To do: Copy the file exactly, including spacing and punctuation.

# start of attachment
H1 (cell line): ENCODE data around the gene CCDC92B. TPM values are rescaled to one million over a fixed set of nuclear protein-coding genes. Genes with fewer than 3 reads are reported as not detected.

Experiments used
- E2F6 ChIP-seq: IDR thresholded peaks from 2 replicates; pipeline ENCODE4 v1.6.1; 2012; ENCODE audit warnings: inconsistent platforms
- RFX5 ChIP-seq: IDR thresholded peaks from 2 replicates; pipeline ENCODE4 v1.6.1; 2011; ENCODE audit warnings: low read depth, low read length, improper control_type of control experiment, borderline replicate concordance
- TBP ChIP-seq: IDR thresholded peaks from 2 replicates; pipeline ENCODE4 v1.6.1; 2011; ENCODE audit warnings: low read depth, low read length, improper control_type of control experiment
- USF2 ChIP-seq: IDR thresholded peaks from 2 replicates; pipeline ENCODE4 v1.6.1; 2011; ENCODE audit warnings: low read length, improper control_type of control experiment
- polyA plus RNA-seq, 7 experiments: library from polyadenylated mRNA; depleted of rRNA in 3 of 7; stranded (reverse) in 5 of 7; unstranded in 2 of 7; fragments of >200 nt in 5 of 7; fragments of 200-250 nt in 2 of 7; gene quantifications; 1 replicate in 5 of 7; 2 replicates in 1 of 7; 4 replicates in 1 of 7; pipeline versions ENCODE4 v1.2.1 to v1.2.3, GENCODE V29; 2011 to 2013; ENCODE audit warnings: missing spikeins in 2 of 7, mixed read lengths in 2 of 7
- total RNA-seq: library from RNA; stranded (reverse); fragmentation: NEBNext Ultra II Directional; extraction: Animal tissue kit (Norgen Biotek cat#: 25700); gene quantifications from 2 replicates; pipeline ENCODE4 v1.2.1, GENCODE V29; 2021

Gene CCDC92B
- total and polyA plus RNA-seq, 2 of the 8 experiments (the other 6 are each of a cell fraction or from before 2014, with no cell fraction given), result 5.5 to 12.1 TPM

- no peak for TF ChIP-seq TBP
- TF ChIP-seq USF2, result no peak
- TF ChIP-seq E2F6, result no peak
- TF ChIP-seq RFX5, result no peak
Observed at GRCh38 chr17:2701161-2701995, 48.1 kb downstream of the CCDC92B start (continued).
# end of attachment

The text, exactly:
H1 (cell line): ENCODE data around the gene CCDC92B. TPM values are rescaled to one million over a fixed set of nuclear protein-coding genes. Genes with fewer than 3 reads are reported as not detected.

Experiments used
- E2F6 ChIP-seq: IDR thresholded peaks from 2 replicates; pipeline ENCODE4 v1.6.1; 2012; ENCODE audit warnings: inconsistent platforms
- RFX5 ChIP-seq: IDR thresholded peaks from 2 replicates; pipeline ENCODE4 v1.6.1; 2011; ENCODE audit warnings: low read depth, low read length, improper control_type of control experiment, borderline replicate concordance
- TBP ChIP-seq: IDR thresholded peaks from 2 replicates; pipeline ENCODE4 v1.6.1; 2011; ENCODE audit warnings: low read depth, low read length, improper control_type of control experiment
- USF2 ChIP-seq: IDR thresholded peaks from 2 replicates; pipeline ENCODE4 v1.6.1; 2011; ENCODE audit warnings: low read length, improper control_type of control experiment
- polyA plus RNA-seq, 7 experiments: library from polyadenylated mRNA; depleted of rRNA in 3 of 7; stranded (reverse) in 5 of 7; unstranded in 2 of 7; fragments of >200 nt in 5 of 7; fragments of 200-250 nt in 2 of 7; gene quantifications; 1 replicate in 5 of 7; 2 replicates in 1 of 7; 4 replicates in 1 of 7; pipeline versions ENCODE4 v1.2.1 to v1.2.3, GENCODE V29; 2011 to 2013; ENCODE audit warnings: missing spikeins in 2 of 7, mixed read lengths in 2 of 7
- total RNA-seq: library from RNA; stranded (reverse); fragmentation: NEBNext Ultra II Directional; extraction: Animal tissue kit (Norgen Biotek cat#: 25700); gene quantifications from 2 replicates; pipeline ENCODE4 v1.2.1, GENCODE V29; 2021

Gene CCDC92B
- total and polyA plus RNA-seq, 2 of the 8 experiments (the other 6 are each of a cell fraction or from before 2014, with no cell fraction given), result 5.5 to 12.1 TPM

- no peak for TF ChIP-seq TBP
- TF ChIP-seq USF2, result no peak
- TF ChIP-seq E2F6, result no peak
- TF ChIP-seq RFX5, result no peak
Observed at GRCh38 chr17:2701161-2701995, 48.1 kb downstream of the CCDC92B start (continued).